“It is a sign of the perfection of God’s providence, that he not only heals maladies that have come into existence, but also provides that some should be never mixed up at all in the things which he has forbidden; it is reasonable to expect that he who knows the future equally with the past should check the advance of an infant to complete maturity, in order that the evil may not be developed which his foreknowledge has detected in his future life, and in order that a lifetime granted to one whose evil dispositions will be lifelong may not become the actual material for his vice.”

“Therefore, to prevent one who has indulged in the carousals to an improper extent from lingering over so profusely furnished a table, he is early taken from the number of the banqueters, and thereby secures an escape out of those evils which unmeasured indulgence procures for gluttons. This is that achievement of a perfect Providence which I spoke of; namely, not only to heal evils that have been committed, but also to forestall them [foreknown evils] before they have been committed; and this, we suspect, is the cause of the deaths of new-born infants.”

“But seeing that our reason in this matter has to grope in the dark, clearly no one can complain if its conjecturing leads our mind to a variety of conclusions. Well, then, not only one might pronounce that God, in kindness to the founders of some family, withdraws a member of it who is going to live a bad life from that bad life, but, even if there is no antecedent such as this in the case of some early deaths, it is not unreasonable to conjecture that they would have plunged into a vicious life with a more desperate vehemence than any of those who have actually become notorious for their wickedness. That nothing happens without God we know from many sources; and, reversely, that God’s dispensations have no element of chance and confusion in them every one will allow, who realizes that God is reason, and wisdom, and perfect goodness, and truth, and could not admit of that which is not good and not consistent with his truth. Whether, then, the early deaths of infants are to be attributed to the aforesaid causes, or whether there is some further cause of them beyond these, it befits us to acknowledge that these things happen for the best.”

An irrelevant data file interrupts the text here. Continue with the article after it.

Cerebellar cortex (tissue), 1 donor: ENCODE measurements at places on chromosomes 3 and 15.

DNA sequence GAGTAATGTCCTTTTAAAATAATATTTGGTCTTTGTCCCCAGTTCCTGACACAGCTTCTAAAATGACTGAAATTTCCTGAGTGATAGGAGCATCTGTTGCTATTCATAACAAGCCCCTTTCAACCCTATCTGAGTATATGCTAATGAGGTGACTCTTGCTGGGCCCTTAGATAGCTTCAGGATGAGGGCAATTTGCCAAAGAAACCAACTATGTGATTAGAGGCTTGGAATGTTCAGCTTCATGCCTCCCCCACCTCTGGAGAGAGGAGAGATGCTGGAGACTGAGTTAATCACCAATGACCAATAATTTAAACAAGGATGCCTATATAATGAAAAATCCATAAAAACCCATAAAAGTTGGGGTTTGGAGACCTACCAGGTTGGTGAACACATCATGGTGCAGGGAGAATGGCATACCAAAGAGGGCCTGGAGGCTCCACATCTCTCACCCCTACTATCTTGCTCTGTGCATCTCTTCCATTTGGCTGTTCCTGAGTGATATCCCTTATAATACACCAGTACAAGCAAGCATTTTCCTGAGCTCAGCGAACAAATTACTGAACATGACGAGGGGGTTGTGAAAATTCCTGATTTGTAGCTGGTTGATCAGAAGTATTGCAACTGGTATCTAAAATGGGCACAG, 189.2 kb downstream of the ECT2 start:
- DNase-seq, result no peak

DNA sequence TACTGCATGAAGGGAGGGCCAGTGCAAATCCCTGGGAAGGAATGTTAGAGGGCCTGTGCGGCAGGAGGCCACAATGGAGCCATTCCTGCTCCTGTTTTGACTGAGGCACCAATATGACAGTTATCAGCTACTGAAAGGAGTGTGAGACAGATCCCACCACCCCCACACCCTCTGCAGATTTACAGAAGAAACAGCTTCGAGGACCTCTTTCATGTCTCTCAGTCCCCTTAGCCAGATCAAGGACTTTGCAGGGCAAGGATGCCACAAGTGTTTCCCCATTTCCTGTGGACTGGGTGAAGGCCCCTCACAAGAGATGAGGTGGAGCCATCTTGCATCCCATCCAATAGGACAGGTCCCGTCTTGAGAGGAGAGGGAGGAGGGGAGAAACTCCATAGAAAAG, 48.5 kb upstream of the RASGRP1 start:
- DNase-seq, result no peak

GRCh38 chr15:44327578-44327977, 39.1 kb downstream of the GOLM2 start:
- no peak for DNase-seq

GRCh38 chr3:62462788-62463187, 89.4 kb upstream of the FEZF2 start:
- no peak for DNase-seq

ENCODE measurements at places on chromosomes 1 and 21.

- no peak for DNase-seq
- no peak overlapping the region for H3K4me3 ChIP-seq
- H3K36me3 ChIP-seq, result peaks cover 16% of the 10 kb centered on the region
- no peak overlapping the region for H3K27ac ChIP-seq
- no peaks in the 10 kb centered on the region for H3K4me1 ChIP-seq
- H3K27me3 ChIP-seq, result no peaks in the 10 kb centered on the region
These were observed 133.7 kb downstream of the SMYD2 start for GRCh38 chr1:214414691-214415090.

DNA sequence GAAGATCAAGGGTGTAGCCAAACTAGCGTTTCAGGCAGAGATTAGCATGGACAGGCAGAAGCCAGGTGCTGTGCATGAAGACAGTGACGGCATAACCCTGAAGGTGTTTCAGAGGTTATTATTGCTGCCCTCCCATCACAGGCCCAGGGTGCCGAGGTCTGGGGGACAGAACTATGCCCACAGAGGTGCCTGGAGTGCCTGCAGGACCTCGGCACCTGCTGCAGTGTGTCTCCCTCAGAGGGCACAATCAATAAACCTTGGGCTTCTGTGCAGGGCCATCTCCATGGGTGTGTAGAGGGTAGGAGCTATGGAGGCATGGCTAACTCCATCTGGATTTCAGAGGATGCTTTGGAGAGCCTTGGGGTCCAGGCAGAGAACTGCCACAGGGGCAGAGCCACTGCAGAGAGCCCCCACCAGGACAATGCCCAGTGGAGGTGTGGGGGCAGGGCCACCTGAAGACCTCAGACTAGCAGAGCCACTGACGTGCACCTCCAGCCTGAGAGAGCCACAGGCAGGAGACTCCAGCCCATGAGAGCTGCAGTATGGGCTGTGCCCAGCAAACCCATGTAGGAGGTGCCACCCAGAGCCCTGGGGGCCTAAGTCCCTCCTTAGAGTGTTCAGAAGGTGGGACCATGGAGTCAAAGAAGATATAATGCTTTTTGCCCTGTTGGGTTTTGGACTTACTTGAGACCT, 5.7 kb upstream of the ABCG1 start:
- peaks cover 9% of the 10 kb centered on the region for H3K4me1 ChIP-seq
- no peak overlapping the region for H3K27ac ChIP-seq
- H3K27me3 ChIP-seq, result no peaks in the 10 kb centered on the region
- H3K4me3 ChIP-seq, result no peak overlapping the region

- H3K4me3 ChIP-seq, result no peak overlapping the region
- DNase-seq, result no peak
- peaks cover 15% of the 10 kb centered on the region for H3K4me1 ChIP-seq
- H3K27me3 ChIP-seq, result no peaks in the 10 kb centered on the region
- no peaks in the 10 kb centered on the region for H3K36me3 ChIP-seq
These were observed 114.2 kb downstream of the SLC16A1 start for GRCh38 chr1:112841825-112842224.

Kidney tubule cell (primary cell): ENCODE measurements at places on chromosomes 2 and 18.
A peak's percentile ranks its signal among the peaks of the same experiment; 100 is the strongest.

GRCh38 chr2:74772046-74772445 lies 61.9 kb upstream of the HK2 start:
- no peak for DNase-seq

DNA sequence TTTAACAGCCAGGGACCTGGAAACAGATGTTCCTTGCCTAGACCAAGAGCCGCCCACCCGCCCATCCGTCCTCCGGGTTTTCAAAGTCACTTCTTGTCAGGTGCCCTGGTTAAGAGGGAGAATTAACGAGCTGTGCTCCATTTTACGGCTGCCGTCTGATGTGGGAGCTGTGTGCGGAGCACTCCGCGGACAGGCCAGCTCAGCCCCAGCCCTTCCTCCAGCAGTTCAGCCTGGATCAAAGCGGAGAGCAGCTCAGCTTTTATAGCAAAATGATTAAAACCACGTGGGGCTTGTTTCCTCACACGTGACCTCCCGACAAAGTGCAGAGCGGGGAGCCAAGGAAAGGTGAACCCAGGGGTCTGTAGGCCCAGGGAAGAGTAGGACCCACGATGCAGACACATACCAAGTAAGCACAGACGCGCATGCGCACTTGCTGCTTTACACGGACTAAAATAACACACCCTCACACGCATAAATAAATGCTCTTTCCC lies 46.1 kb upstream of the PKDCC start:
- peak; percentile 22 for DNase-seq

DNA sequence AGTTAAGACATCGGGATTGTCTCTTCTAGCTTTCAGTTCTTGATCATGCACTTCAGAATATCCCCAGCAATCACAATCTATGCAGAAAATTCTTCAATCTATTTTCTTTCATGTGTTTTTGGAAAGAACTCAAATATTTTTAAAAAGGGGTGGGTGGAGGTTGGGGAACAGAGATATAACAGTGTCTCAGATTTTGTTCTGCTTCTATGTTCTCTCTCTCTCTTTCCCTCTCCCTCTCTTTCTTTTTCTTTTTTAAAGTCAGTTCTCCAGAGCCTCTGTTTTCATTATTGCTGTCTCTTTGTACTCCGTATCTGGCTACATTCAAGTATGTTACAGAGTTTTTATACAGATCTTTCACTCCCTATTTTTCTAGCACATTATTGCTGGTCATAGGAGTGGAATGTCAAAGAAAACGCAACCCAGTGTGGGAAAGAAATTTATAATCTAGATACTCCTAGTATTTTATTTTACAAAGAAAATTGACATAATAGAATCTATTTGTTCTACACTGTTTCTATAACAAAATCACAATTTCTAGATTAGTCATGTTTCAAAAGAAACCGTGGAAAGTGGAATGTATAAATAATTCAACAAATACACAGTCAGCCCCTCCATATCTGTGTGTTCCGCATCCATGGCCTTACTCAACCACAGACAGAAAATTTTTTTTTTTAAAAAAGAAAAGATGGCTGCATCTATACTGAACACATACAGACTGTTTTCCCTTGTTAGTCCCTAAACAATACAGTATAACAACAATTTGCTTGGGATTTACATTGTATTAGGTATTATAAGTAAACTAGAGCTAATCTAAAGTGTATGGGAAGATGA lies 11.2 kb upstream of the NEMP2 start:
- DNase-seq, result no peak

“The premature deaths of infants have nothing in them to suggest the thought that one who so terminates his life is subject to some grievous misfortune, any more than they are to be put on a level with the deaths of those who have purified themselves in this life by every kind of virtue; the more far-seeing providence of God curtails the immensity of sins in the case of those whose lives are going to be so evil. That some of the wicked have lived on does not upset this reason which we have rendered; for the evil was in their case hindered in kindness to their parents; whereas, in the case of those whose parents have never imparted to them any power of calling upon God, such a form of the Divine kindness, which accompanies such a power, is not transmitted to their own children; otherwise the infant now prevented by death from growing up wicked would have exhibited a far more desperate wickedness than the most notorious sinners, seeing that it would have been unhindered.”

“Take courage good mother, your son would have been worse than the worst human being who ever lived, so in his kindness God has prevented your child’s foreknown sins from being committed” hardly provides a basis for comfort. But the logic doesn’t work either. What is foreknowledge if foreknown sins can be prevented? They were foreknown. Is Gregory (inconsistently) assuming a category of possibilities knowable ‘as possibilities’ but not knowable (as is traditionally held) as the the world’s actual history?

(Picture from here.)

On the Incarnation

athanFrom Athanasius (d. 373 CE) in his On the Incarnation.

“The Word was not hedged in by his body, nor did his presence in the body prevent his being present elsewhere as well. When he moved his body he did not cease also to direct the universe by his mind and might. No. The marvelous truth is, that being the Word, so far from being himself contained by anything, he actually contained all things himself….”

“As with the whole, so also is it with the part. Existing in a human body, to which he himself gives life, he is still source of life to all the universe, present in every part of it, yet outside the whole; and he is revealed both through the works of his body and through his activity in the world. It is, indeed, the function of soul to behold things that are outside the body, but it cannot energize or move them. A man cannot transport things from one place to another, for instance, merely by thinking about them; nor can you or I move the sun and the stars just by sitting at home and looking at them. With the Word of God in his human nature, however, it was otherwise. His body was for him not a limitation, but an instrument, so that he was both in it and in all things, and outside all things, resting in the Father alone. At one and the same time—this is the wonder—as man he was living a human life, and as Word he was sustaining the life of the universe, and as Son he was in constant union with the Father….”